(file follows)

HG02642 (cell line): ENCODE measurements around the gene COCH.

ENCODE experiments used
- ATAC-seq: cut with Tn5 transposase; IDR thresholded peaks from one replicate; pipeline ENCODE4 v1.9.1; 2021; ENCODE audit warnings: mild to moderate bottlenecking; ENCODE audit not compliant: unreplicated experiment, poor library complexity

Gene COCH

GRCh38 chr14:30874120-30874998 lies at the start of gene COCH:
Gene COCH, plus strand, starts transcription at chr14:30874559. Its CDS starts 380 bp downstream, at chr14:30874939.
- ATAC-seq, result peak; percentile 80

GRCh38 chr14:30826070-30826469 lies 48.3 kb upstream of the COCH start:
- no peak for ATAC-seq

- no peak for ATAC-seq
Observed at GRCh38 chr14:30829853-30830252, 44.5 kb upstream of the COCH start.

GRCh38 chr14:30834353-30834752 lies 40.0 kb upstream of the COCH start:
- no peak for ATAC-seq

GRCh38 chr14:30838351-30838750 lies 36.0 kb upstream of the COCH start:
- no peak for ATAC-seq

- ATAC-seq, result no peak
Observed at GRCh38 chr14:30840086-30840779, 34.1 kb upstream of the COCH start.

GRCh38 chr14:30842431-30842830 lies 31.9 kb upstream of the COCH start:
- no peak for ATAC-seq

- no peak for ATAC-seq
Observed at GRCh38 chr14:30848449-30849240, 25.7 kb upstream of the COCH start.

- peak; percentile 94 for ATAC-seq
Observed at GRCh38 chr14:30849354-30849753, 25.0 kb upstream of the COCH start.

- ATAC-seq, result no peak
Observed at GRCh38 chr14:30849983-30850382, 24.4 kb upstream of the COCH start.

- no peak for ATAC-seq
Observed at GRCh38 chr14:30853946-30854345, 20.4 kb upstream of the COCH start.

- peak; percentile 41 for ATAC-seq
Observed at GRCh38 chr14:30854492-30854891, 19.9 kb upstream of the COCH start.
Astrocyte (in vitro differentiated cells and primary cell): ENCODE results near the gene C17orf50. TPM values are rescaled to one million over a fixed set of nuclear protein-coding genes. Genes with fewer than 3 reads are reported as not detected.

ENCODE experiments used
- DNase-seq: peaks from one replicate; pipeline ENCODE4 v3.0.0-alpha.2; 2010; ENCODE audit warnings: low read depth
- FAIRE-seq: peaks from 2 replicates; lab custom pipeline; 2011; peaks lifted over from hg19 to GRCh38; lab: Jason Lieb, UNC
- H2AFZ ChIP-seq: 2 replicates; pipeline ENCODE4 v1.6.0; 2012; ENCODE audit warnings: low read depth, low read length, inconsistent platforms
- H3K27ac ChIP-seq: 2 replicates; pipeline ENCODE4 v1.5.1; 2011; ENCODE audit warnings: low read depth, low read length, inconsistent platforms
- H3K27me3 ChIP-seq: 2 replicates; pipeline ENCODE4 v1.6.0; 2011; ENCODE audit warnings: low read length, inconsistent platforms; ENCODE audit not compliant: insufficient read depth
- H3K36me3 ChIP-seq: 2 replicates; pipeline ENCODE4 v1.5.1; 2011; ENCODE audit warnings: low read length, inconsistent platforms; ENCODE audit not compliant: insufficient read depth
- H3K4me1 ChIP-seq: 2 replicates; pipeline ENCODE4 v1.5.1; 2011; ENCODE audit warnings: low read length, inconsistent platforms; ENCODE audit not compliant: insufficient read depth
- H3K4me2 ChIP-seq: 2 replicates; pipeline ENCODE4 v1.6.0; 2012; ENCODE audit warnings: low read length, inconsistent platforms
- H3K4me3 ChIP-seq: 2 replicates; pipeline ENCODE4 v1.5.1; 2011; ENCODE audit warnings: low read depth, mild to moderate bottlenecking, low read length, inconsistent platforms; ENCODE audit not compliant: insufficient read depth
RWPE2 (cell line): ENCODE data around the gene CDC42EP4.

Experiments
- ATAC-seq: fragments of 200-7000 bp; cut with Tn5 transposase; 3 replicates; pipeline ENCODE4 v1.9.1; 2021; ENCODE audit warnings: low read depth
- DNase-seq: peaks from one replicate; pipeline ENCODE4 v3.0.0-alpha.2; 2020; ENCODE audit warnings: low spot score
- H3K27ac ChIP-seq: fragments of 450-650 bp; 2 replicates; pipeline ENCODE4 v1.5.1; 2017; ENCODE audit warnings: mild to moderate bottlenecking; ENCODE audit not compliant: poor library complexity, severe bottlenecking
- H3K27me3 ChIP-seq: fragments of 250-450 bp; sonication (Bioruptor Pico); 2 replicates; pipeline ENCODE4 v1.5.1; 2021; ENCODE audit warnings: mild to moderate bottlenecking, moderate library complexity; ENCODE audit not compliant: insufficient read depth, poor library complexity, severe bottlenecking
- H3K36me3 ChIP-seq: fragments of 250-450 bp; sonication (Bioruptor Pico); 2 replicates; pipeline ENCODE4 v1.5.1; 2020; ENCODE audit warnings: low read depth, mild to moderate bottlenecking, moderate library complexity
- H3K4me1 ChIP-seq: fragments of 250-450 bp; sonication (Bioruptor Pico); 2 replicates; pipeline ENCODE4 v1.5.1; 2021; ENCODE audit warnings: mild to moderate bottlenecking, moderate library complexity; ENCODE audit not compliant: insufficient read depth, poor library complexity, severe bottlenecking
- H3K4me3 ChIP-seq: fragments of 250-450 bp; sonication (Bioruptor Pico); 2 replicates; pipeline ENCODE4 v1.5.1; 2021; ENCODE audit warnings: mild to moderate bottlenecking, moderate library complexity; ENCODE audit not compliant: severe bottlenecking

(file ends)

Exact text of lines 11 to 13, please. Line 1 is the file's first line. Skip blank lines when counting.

Observed at GRCh38 chr14:30829853-30830252, 44.5 kb upstream of the COCH start.

GRCh38 chr14:30834353-30834752 lies 40.0 kb upstream of the COCH start:
- no peak for ATAC-seq